Senseless | EW.com

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Senseless As a comic, Marlon Wayans, with his ordinary-Joe handsomeness and eager-to-please attitude, has far less personality than his brothers — he's...Senseless As a comic, Marlon Wayans, with his ordinary-Joe handsomeness and eager-to-please attitude, has far less personality than his brothers — he's...1998-02-20Matthew LillardRip Torn
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Senseless

Starring: David Spade, Marlon Wayans; Starring: Matthew Lillard, Rip Torn; Director: Penelope Spheeris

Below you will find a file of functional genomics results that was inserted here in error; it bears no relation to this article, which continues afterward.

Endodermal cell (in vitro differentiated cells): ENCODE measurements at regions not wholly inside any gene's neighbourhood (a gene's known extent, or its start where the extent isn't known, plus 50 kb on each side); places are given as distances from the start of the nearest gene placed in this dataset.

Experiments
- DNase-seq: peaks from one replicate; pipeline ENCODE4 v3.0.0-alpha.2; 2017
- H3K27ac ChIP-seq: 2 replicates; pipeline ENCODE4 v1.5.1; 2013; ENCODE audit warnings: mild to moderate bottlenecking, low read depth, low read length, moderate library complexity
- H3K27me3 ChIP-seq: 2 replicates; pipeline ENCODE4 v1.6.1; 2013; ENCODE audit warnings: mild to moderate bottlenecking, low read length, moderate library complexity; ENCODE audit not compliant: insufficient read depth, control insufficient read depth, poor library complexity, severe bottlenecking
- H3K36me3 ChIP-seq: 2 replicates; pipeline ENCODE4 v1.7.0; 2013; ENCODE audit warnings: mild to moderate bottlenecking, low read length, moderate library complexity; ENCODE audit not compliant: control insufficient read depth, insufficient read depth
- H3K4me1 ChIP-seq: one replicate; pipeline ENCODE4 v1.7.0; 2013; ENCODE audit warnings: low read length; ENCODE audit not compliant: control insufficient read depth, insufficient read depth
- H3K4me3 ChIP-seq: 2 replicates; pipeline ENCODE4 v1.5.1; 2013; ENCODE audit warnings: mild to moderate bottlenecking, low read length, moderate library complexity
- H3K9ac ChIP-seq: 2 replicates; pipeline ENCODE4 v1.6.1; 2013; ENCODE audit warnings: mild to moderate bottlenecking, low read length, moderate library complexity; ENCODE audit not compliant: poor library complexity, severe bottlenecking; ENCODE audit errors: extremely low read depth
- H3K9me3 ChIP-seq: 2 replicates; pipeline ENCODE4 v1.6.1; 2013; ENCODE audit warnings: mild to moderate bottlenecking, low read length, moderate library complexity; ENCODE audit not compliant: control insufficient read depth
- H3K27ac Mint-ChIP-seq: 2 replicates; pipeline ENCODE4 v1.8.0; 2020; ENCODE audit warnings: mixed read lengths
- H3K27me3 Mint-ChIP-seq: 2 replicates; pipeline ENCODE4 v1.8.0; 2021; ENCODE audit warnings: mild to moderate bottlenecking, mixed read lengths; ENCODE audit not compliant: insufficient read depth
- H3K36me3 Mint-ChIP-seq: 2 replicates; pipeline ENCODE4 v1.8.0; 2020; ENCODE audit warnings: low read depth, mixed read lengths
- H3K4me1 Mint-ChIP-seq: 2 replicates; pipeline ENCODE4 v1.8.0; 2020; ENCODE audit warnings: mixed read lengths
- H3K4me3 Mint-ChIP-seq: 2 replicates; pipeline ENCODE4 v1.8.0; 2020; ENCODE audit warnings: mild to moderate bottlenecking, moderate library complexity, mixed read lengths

As a comic, Marlon Wayans, with his ordinary-Joe handsomeness and eager-to-please attitude, has far less personality than his brothers — he’s the Daniel Baldwin of the Wayans clan — but it was shrewd to cast him in as a financially strapped college student who, for cash, agrees to participate in a research experiment that dramatically heightens his senses. Confronted with smells he can’t abide, noises he can’t handle, and tastes he can’t get enough of, Wayans spends the film contorting his face with rubbery abandon. Depending on the scene, he looks as if he’s either experiencing the orgasm of a lifetime or suffering the aftereffects of a septic-tank explosion. All of this wears very thin very fast. Senseless was directed by Penelope Spheeris, who showed a sly touch in Wayne’s World but proved, in the Chris Farley-David Spade vehicle Black Sheep, that she’s more than willing to descend into bang-your-head overkill. Her setups here are so witless and pedestrian that there’s no imagination to the crude slapstick punchlines; we’re just watching a bland jester pantomime sensory overload. There is one truly funny bit: Wayans’ rag-doll body language when he loses control of his muscles — including, most spectacularly, his tongue. C-